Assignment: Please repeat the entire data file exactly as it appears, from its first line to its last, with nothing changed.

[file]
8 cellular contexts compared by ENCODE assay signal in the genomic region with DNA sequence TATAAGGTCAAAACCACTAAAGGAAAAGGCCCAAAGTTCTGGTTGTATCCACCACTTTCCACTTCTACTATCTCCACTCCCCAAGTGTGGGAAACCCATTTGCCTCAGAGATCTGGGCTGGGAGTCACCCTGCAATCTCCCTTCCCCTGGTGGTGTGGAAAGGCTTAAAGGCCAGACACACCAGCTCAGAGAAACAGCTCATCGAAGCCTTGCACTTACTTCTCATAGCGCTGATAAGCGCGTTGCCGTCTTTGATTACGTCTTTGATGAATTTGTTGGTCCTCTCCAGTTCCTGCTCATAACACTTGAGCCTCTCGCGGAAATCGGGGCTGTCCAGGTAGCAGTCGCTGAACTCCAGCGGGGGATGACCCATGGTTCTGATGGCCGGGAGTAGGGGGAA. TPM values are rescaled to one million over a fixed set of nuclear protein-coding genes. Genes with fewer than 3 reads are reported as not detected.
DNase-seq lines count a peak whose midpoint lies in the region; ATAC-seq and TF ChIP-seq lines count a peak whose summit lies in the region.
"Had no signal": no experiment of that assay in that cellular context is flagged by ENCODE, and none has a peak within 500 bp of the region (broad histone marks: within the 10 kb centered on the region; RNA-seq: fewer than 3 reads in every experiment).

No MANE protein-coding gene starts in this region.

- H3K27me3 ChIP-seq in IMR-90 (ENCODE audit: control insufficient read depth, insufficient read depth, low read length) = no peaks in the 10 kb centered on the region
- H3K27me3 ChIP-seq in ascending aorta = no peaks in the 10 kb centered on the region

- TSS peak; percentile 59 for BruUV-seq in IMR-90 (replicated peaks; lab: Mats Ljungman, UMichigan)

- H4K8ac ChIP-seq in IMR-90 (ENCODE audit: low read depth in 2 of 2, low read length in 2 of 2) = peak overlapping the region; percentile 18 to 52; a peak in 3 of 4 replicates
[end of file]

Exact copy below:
8 cellular contexts compared by ENCODE assay signal in the genomic region with DNA sequence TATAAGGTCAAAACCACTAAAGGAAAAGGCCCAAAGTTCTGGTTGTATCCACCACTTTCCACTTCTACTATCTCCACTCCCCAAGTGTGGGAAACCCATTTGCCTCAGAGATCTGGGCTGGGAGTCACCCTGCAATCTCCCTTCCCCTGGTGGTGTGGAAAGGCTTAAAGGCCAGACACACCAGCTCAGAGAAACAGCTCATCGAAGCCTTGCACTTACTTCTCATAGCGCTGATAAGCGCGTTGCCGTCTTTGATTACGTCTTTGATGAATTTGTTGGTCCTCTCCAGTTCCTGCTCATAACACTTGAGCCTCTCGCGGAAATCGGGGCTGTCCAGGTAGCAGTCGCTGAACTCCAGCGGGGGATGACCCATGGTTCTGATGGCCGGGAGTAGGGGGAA. TPM values are rescaled to one million over a fixed set of nuclear protein-coding genes. Genes with fewer than 3 reads are reported as not detected.
DNase-seq lines count a peak whose midpoint lies in the region; ATAC-seq and TF ChIP-seq lines count a peak whose summit lies in the region.
"Had no signal": no experiment of that assay in that cellular context is flagged by ENCODE, and none has a peak within 500 bp of the region (broad histone marks: within the 10 kb centered on the region; RNA-seq: fewer than 3 reads in every experiment).

No MANE protein-coding gene starts in this region.

- H3K27me3 ChIP-seq in IMR-90 (ENCODE audit: control insufficient read depth, insufficient read depth, low read length) = no peaks in the 10 kb centered on the region
- H3K27me3 ChIP-seq in ascending aorta = no peaks in the 10 kb centered on the region

- TSS peak; percentile 59 for BruUV-seq in IMR-90 (replicated peaks; lab: Mats Ljungman, UMichigan)

- H4K8ac ChIP-seq in IMR-90 (ENCODE audit: low read depth in 2 of 2, low read length in 2 of 2) = peak overlapping the region; percentile 18 to 52; a peak in 3 of 4 replicates